Making the Grades
Ace Combat 5 is Namco's latest installment in its air combat video game series. If you have ever wanted to know what it's like to fly a fighter jet and shoot missiles, this game is your ticket in.
Featuring breath-taking graphics and an engaging story line, Ace Combat 5 ranks well on popular video game sites. Your character is Blaze, an elite member of the 108th Tactical Fighter Squadron for the fictional nation of Osea. Yuktobania (who thought this name up yuck!) has attacked and most of your buddies have been killed. It's up to you and a handful of other pilots carry on with the defense of your country.
As your flight team takes to the skies, you control your squadron with wingman commands. The control panel you see in front of you simulates one you would have in a real plane. There are things like a radar screen, a flight speed indicator, and an altimeter. Info onscreen lets you know the positions of your fellow pilots. You also know the location of your enemy so you can "lock on" and blast them out of the sky.
The constant radio chatter keeps you plugged in to what is going on, but is a little corny at times. This is where some profanity creeps in, however it is mild to moderate. The game soundtrack will probably be mostly ignored (you're blowing stuff up who has time for rock 'n roll?) but the rock group A Puddle of Mudd provides a signature song, Blurry that may resonate with some teenagers.
So, how does Ace Combat 5 stack up when viewed through the eyes of a parent? Well, there is the aforementioned profanity. While some gamers may justify this considering the war scenario, others may still feel bad language is simply bad language. Although it is true we don't see any actual people being killed, it is certainly implied. You may be defending your country but you are still shooting and bombing.
Oddly enough however, there is an anti-war slant to this game. Your character is fighting because you have been attacked, not because of the need to conquer and destroy. In the short videos shown between missions, there is a journalist who comments on such things as how he is affected by seeing bodies in the water. Nagase, one of the pilots, comes across more as a pacifist than a warmonger. And unlike some shoot 'em up games, there is no blood in Ace Combat 5. It's just planes and weapons.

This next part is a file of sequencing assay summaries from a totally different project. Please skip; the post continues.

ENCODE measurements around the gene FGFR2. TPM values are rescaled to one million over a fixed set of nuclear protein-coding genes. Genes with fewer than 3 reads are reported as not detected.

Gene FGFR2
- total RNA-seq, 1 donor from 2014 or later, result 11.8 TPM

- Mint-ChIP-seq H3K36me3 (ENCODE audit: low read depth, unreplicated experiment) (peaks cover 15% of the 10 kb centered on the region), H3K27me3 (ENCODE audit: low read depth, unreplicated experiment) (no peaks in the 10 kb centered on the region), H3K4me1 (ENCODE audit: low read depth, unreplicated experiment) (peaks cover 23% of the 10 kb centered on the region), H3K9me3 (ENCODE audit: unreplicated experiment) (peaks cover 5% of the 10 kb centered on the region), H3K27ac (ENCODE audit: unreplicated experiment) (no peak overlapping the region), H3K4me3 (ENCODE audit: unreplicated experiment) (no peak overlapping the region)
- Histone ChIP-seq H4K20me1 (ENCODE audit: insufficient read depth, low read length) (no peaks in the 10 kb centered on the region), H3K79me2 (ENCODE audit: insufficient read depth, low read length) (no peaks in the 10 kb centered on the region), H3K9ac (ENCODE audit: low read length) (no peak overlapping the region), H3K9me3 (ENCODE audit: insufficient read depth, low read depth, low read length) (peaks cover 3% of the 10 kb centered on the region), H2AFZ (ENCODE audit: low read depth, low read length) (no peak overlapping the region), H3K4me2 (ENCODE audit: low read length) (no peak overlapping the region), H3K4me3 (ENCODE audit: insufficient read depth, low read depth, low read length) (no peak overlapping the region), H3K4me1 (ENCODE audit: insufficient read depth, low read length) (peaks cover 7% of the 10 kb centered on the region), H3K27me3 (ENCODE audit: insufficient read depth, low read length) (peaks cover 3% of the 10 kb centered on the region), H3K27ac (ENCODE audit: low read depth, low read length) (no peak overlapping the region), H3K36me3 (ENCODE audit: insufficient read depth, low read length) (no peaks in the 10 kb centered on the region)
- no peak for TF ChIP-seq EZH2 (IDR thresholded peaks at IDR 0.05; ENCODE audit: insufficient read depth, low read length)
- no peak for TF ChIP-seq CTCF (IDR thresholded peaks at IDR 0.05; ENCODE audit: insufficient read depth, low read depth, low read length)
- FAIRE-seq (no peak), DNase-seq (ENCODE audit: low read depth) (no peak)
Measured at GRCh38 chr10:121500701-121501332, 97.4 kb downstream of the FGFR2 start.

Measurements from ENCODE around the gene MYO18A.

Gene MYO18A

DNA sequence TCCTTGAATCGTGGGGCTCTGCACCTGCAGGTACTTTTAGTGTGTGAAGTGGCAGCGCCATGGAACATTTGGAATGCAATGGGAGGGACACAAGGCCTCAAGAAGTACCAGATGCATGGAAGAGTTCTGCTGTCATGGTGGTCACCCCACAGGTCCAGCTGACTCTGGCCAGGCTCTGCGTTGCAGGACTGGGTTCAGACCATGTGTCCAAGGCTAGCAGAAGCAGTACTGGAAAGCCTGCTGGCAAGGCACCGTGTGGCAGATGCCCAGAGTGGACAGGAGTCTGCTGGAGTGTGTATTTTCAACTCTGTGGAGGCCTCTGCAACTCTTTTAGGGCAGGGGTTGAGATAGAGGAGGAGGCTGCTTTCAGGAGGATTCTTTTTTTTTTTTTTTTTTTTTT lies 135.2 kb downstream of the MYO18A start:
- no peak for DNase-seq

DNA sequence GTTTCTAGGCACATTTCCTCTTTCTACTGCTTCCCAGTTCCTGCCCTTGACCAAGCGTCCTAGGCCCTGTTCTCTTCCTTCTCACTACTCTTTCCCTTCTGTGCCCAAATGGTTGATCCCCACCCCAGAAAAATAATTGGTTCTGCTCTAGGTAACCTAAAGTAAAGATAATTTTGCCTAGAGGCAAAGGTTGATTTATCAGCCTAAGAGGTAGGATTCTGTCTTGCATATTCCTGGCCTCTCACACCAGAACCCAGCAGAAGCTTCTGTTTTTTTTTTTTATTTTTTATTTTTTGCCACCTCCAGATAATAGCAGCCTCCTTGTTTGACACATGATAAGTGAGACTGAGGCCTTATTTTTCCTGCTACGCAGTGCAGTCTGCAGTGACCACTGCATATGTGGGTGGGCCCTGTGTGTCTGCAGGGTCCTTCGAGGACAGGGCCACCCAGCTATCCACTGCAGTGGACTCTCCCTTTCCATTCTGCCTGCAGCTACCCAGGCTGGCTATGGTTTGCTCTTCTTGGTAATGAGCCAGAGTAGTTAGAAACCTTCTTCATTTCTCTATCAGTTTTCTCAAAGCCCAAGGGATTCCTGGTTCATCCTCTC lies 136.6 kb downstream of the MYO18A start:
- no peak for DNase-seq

For those budget conscious buyers, you get a lot of game content for your money. You can choose from over 50 aircraft to fly the 30 missions in campaign mode and the 16 missions in arcade mode. Potential consumers should note Ace Combat 5 is a single player game although Amazon.com has it listed as 1 - 2 players. Also, it has no online play capability. (If you would like to see samples of the flight simulation, go to www.ign.com, type in Ace Combat 5 and click on some of the videos available for preview.)
War games used to be kids running around the block pointing fingers and yelling, "Bam, I got you!" Video games have taken us away from those simpler times. For some families Ace Combat 5 may be an appealing extension of those neighborhood play times. The computer graphics are amazing and you really feel like you are flying. Other parents may look at this game as a compromise to their values because of the violence, profanity and war context.
Ace Combat 5 has lots of appeal - as well as a lot of weaponry. If this is a concern for your aspiring pilot, you might want to try other flight simulator games.
Doug, 15: "It seems that Namco put good effort in this game. It has good graphics. It is well-thought out."
Conrad, 15: "The videos make the game interesting. The controls were kind of hard to figure out at first though."